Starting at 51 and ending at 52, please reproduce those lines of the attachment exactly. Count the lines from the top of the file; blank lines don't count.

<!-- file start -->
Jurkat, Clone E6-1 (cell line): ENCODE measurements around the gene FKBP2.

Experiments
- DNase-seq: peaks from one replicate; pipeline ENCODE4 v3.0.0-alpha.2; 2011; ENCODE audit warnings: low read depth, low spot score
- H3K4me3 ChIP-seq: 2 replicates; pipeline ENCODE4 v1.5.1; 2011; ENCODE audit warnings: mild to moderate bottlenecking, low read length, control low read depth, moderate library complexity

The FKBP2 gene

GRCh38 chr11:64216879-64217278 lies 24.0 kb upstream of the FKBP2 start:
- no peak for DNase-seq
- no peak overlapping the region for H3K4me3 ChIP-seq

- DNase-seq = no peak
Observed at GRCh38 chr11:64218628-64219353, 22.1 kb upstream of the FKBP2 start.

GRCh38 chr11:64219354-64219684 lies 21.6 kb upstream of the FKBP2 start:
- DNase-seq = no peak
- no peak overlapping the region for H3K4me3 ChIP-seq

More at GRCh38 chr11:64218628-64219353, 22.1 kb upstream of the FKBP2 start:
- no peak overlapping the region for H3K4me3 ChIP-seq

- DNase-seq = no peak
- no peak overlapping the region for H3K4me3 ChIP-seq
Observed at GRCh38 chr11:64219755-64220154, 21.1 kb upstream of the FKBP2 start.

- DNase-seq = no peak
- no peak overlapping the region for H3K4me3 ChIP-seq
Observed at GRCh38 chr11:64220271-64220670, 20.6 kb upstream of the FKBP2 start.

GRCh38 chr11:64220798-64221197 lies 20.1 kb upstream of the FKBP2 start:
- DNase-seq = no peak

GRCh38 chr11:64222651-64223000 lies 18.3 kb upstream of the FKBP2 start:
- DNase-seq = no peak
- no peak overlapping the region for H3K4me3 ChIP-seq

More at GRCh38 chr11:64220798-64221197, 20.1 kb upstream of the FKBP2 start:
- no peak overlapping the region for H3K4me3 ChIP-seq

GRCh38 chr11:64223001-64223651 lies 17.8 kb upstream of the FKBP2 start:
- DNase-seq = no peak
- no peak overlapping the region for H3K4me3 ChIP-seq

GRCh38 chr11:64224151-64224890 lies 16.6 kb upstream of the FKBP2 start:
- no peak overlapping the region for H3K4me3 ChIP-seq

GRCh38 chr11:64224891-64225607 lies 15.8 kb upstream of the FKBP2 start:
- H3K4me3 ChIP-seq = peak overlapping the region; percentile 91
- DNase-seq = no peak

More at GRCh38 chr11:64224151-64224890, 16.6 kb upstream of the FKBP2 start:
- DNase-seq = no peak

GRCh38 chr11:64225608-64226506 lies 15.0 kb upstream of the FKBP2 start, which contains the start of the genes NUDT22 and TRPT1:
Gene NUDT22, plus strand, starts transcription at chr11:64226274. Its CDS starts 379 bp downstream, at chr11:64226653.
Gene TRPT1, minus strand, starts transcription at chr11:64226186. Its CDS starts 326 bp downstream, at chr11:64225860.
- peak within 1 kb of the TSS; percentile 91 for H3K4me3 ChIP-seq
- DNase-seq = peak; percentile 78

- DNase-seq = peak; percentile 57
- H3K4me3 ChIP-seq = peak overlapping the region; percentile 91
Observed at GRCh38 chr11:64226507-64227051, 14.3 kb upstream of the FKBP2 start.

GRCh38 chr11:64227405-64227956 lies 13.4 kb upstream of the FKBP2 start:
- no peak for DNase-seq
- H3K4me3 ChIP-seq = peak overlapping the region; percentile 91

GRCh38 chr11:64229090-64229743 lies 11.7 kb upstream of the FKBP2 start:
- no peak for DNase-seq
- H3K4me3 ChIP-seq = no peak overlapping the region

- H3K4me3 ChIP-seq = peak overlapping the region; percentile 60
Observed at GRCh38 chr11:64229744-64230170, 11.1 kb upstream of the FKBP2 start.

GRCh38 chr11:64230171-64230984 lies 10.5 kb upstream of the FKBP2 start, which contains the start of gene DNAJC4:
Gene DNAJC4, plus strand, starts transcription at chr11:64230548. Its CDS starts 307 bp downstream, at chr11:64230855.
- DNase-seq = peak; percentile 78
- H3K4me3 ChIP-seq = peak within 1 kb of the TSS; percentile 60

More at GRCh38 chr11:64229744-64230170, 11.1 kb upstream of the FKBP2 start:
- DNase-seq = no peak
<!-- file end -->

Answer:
- no peak for DNase-seq
- H3K4me3 ChIP-seq = no peak overlapping the region